2013 Rosario gas explosion
A gas explosion caused by a large gas leak occurred in Rosario, the third-largest city in Argentina, on August 6, 2013. Twenty-two people died, and sixty were injured. Primary suspects were Litoral Gas and an employee who carried out maintenance work at the building.
About 2013 Rosario gas explosion in brief
A gas explosion caused by a large gas leak occurred in a residential area of Rosario, the third-largest city in Argentina, on August 6, 2013. Twenty-two people died, and sixty were injured. The provincial judiciary launched an investigation into the cause of the explosion. Primary suspects were Litoral Gas and an employee who carried out maintenance work at the building that day. A 65-year-old woman who had been injured died on October 8, 2013, after a long battle with multiple organ failure and multiple organ transplants. The time needed for reconstruction was estimated at six months, and many people lost their homes in the aftermath of the blast. The judge suggested that the employees might not bear sole responsibility, and that the liability of Litorsal Gas had to be investigated as well. The court agreed in a 2–1 vote to remove Javier Beltramone, who was replaced by Patricia Bilotta, and the case was transferred to the court of appeals, where it is still ongoing. The trial of Carlos Osvaldo García, an employee of the department responsible for gas service to the area, ended on August 13, with 20-22 people confirmed dead.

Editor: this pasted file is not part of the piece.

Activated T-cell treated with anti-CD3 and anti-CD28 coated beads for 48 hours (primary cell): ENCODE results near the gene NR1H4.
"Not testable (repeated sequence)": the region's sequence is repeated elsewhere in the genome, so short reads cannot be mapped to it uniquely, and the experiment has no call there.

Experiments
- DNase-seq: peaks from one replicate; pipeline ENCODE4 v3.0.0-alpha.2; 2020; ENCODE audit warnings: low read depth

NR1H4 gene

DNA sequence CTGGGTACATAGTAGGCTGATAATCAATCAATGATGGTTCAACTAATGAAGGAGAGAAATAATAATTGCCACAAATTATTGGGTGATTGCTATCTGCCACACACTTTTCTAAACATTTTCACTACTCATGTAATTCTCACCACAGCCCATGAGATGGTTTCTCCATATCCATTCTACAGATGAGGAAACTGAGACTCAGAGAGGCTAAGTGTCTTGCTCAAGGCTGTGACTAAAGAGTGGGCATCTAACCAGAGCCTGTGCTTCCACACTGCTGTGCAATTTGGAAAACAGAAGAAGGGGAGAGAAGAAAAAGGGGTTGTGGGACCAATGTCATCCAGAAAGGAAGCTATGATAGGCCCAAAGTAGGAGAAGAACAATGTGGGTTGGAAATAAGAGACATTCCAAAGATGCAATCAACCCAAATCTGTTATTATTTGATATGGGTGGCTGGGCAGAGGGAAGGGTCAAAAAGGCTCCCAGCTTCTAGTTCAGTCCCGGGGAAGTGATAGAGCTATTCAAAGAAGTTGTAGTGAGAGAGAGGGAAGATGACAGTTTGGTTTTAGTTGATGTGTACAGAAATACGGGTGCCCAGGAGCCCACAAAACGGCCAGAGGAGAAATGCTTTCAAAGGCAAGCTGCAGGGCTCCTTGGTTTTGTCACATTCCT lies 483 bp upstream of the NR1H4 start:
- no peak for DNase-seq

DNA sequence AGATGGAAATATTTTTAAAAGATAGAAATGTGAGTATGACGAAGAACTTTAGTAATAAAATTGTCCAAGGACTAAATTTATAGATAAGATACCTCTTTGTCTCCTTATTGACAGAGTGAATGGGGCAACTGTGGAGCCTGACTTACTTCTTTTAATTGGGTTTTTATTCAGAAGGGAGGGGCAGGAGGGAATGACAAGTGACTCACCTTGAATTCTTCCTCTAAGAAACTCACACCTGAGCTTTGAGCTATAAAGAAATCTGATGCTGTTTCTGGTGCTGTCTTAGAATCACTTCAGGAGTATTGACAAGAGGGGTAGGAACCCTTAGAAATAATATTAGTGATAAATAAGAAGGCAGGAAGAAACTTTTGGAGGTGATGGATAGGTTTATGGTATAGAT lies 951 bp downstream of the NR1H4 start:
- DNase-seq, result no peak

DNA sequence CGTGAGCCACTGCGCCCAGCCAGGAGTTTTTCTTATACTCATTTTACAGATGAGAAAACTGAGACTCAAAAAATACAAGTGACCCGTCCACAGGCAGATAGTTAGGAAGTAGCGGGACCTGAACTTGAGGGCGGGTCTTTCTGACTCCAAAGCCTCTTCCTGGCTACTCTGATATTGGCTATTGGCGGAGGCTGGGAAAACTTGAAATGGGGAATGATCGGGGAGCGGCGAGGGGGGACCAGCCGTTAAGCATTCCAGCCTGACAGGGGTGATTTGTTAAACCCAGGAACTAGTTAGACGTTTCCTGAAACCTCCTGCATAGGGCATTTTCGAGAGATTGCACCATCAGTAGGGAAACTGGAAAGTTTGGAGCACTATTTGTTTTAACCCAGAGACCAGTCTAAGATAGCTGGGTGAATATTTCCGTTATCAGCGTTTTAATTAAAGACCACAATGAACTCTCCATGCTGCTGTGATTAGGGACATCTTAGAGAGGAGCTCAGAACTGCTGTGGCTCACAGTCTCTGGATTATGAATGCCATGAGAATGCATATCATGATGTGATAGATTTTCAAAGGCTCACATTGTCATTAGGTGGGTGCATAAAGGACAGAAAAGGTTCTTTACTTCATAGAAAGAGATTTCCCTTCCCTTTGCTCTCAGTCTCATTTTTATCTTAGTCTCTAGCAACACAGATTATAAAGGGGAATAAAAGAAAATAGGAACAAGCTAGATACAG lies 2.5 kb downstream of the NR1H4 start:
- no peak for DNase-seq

The prosecution conducted a search and seizure at the offices of Litorals Gas to confirm the absence of customer complaints about the gas leak. Neighbors reported to the press that they had smelled a gas leak several hours before the explosion and had called Litorl Gas. Company director José María González said that the company had received no such calls, and thought that callers might have dialed the 911 emergency number instead. The building was not destroyed by the explosion, but a high risk of structural failure remained. A nearby nine-story apartment building was severely damaged, causing it to collapse. The streets were covered with broken glass from damaged buildings. Gas and electricity were immediately disconnected and the national government sent an Argentine Federal Police task force to the scene. Most of the candidates for the 2013 primary elections suspended their political campaigns.